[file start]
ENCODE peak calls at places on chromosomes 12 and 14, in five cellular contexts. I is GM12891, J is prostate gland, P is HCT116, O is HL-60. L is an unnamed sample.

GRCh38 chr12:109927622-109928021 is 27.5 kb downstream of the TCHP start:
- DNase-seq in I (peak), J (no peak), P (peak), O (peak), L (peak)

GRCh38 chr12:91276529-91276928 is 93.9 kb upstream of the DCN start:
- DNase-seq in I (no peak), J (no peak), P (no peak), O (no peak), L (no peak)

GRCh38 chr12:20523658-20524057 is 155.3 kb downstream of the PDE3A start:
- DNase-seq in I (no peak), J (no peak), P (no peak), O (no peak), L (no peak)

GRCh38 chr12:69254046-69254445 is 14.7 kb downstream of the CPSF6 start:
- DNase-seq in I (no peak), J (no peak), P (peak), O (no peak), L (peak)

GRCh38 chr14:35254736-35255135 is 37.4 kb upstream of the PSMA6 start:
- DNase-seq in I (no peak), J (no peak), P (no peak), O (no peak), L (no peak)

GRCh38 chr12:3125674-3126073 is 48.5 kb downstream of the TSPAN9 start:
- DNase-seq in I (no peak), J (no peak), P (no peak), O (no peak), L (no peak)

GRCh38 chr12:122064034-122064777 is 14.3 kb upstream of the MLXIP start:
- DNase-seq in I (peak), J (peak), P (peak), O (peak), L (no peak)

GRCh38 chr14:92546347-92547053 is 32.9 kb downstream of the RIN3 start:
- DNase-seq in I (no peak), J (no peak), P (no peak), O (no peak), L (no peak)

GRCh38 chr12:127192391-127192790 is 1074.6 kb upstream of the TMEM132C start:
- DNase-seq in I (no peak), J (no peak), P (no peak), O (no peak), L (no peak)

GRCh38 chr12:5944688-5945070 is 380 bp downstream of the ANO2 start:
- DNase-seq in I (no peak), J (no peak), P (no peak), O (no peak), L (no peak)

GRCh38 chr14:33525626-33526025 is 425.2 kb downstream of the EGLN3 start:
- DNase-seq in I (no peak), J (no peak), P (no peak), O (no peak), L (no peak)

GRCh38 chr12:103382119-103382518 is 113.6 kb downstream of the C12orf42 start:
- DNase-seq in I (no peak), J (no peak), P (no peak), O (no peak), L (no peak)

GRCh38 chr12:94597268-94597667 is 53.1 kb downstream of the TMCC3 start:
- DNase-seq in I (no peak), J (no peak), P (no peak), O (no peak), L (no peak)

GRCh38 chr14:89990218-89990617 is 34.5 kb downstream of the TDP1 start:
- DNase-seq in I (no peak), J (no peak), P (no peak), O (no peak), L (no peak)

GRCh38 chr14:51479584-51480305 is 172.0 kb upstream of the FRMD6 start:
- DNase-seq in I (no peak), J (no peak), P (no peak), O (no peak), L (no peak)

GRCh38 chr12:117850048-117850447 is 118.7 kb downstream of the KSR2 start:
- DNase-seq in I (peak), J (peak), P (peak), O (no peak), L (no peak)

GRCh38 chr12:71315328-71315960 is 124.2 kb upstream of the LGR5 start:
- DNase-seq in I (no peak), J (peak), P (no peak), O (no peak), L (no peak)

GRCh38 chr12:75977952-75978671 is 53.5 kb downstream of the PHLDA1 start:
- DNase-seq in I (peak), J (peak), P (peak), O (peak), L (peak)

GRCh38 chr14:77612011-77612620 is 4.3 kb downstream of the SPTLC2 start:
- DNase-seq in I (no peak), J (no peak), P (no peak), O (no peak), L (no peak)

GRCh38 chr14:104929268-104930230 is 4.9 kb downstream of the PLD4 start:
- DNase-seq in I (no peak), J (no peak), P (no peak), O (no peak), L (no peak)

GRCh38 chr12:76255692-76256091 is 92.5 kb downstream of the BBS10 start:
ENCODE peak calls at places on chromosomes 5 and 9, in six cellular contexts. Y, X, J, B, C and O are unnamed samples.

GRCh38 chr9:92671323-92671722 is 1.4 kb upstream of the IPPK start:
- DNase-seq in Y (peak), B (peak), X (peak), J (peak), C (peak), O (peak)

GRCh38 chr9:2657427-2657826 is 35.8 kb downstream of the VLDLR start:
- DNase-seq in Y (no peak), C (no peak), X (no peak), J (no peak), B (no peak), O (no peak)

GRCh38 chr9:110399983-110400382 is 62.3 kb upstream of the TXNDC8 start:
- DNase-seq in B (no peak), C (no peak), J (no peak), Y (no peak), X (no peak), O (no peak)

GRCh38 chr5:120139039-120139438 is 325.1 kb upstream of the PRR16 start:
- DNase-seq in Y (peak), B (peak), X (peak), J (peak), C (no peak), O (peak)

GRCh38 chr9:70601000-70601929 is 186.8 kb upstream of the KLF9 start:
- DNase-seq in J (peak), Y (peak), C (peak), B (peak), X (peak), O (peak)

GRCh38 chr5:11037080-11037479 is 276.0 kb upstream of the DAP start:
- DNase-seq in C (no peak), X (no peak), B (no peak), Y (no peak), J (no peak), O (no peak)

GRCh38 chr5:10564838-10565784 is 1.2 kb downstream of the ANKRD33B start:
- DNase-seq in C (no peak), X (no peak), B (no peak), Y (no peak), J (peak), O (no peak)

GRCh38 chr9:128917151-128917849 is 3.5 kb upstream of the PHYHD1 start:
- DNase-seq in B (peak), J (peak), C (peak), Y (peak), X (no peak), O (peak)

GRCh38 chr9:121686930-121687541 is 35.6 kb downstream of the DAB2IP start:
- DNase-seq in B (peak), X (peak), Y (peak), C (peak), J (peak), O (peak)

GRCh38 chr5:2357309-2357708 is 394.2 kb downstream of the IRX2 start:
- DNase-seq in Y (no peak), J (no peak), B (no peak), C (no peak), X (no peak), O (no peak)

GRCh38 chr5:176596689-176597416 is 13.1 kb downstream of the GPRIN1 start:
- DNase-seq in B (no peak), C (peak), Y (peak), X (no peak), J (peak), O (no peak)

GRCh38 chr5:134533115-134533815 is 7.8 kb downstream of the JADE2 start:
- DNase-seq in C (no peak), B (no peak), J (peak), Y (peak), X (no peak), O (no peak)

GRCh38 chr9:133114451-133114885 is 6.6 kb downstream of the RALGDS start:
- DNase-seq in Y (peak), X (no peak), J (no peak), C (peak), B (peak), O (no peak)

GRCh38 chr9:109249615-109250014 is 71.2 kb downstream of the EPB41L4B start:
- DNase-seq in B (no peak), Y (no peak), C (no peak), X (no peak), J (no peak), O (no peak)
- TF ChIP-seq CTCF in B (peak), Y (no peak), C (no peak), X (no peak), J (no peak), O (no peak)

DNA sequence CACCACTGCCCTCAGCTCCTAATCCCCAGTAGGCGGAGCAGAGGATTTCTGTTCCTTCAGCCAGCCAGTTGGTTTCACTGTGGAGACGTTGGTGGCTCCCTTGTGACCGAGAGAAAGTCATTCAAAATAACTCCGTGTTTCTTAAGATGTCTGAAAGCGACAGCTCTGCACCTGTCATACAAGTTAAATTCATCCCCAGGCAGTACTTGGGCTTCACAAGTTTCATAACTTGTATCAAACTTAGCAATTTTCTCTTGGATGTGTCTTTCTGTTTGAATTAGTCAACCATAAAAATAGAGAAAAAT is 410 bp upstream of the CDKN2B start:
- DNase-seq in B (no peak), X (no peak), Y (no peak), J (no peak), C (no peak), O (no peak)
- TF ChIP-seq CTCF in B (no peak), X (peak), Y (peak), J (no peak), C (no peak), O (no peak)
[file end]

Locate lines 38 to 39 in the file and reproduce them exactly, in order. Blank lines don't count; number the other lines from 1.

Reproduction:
GRCh38 chr14:77612011-77612620 is 4.3 kb downstream of the SPTLC2 start:
- DNase-seq in I (no peak), J (no peak), P (no peak), O (no peak), L (no peak)